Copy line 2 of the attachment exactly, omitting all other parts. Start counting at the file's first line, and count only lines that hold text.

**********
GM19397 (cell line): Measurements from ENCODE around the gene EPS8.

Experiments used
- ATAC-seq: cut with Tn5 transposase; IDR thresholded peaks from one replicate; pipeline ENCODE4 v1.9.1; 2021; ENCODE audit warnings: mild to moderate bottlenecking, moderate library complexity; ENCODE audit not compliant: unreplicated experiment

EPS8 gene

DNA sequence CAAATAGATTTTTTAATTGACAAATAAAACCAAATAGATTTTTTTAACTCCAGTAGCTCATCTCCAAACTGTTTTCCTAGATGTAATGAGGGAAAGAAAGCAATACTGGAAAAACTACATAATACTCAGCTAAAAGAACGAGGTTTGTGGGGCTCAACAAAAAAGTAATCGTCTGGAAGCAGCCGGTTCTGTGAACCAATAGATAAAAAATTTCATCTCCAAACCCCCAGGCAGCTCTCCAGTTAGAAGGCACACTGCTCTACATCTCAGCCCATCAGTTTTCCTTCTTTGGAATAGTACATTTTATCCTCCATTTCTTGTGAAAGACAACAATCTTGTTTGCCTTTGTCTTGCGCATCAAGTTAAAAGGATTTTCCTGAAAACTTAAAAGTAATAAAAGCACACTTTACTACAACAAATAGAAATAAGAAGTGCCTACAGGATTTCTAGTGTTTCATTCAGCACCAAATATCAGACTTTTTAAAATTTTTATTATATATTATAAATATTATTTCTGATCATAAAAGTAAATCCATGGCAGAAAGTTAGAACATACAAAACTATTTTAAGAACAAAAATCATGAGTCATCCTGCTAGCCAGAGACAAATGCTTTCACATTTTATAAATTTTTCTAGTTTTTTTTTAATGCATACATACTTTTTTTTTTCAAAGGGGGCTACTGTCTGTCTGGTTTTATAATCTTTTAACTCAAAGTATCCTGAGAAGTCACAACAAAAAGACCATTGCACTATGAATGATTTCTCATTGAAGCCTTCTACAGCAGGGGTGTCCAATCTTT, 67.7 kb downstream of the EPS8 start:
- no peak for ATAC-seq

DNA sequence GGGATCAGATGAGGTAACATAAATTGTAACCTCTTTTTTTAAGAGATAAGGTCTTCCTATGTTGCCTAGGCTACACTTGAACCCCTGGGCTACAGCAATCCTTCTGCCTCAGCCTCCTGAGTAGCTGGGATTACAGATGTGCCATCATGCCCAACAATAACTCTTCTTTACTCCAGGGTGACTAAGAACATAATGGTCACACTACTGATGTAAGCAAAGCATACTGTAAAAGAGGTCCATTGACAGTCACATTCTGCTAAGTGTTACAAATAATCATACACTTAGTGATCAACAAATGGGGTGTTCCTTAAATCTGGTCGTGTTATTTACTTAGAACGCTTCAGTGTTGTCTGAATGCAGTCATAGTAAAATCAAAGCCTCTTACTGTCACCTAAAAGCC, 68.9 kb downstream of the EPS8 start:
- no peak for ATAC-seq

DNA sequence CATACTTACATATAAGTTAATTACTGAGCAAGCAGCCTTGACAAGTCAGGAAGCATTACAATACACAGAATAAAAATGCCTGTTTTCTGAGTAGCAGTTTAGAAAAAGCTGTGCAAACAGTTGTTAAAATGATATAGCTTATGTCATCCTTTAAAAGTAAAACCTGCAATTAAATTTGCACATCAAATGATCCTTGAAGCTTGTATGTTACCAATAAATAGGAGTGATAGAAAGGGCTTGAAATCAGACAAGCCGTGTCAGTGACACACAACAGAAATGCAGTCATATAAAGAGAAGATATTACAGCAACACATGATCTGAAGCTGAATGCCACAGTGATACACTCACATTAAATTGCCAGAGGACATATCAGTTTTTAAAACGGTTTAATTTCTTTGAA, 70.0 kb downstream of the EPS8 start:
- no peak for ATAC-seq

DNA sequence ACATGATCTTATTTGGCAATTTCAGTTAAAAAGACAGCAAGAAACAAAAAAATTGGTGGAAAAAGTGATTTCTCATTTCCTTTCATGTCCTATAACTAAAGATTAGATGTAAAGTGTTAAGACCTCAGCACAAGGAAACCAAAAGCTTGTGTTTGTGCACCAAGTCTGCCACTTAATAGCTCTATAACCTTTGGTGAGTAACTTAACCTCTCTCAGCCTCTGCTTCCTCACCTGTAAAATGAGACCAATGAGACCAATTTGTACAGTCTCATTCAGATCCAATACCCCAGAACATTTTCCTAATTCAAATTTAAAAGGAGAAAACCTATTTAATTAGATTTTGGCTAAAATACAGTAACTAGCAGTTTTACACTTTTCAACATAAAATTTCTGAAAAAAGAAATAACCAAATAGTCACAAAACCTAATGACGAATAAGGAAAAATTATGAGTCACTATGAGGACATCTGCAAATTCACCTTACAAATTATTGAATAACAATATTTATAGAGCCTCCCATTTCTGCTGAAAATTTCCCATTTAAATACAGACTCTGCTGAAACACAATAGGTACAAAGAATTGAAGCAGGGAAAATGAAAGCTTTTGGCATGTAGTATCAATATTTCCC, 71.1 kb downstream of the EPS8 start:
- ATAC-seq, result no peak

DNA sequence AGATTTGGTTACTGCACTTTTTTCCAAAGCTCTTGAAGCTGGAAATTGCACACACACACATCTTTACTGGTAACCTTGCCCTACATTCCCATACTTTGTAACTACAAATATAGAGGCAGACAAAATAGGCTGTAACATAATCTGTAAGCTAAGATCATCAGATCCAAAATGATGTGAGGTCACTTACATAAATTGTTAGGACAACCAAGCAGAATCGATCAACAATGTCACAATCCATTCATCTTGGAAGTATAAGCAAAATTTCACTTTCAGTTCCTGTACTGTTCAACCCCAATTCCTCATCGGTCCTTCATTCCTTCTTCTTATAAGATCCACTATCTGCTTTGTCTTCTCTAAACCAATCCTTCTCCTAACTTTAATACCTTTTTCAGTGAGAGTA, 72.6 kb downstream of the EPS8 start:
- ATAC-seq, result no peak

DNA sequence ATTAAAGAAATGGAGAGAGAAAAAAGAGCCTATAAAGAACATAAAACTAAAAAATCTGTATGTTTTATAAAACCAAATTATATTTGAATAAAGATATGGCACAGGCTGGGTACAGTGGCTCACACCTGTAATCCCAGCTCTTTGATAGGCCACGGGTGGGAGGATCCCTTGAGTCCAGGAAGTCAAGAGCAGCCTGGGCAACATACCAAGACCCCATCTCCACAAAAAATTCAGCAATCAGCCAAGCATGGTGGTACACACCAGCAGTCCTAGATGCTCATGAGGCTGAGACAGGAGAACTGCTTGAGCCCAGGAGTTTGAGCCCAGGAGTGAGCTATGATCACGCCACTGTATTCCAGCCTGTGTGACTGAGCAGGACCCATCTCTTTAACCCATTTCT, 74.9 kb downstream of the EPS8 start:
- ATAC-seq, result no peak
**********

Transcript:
Experiments used